CHANGES IN THE MONEY SUPPLY
So far, we have used the theory of liquidity preference to explain more fully how the total quantity demanded of goods and services in the economy changes as the price level changes. That is, we have examined movements along the downward-sloping aggregate-demand curve. The theory also sheds light, however, on some of the other events that alter the quantity of goods and services demanded. When ever One important variable that shifts the aggregate-demand curve 1 monetary policy. To see how monetary policy affects the economy in the short run, suppose that the Fed increases the money supply by buying government bonds in open-market operations. the Fed do this will become clear later, after we the effects of such a move.) Let’s consider how nus monetary injection influences the equilibrium interest rate for a given price level This will tell us what the injection does to the position of the aggregate-demand curve. As panel (a) of Figure 3 shows, an Increase in me money SUPPLY shifts the money-supply curve to the tight from MS) to MS2· Because the money-demand curve has not Changed, the interest rate falls from 1″1 to I’~ to balance money supply and money demand That is, the interest rate must fall to induce people to hold the additional money the Fed has created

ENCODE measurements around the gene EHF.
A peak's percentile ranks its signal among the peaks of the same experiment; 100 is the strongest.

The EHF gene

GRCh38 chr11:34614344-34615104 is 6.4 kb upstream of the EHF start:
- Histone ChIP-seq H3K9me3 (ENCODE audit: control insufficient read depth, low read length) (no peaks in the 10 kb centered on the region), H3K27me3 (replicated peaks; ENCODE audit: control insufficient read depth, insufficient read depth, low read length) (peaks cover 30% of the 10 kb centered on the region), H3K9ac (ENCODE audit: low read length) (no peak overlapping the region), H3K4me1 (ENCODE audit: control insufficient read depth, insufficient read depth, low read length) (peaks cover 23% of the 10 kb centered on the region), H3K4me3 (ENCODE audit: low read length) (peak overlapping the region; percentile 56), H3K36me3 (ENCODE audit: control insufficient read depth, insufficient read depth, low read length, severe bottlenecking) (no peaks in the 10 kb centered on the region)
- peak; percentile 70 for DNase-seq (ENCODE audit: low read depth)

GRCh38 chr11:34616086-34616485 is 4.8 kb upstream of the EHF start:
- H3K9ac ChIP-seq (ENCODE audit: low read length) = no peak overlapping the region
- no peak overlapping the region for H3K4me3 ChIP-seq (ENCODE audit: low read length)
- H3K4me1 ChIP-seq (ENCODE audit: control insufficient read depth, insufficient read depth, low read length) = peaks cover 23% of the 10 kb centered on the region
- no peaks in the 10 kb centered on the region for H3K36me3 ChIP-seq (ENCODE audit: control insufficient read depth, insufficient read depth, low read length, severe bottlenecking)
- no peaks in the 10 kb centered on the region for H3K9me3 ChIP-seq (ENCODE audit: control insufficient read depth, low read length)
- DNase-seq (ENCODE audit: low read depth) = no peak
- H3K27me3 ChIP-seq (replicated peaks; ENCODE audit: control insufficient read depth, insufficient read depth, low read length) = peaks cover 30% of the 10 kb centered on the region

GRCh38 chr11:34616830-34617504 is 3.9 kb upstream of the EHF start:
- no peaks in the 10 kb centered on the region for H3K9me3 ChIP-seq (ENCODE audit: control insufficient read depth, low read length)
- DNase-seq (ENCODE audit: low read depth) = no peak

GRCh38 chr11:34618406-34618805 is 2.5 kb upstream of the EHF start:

A Monetary Injection
Once agar, the interest rate influences the quantity of goods and services demanded, as shown ,u panel (b) of Figure 3. The lower interest rate reduces the cost of borrowing and the return to saving Hoist holds buy more and larger houses, stimulating the demand for residential investment. Firms spend more on new factories and new equipment, stimulating business investment. As a result, the quantity of goods . services demanded at a given price level, ]5, rises from Y1 to Y2• Of course, there is nothing special about P: The monetary injection raises the quantity of goods and services demanded at every price level. Thus, the entire aggregate-demand curve shifts to the right.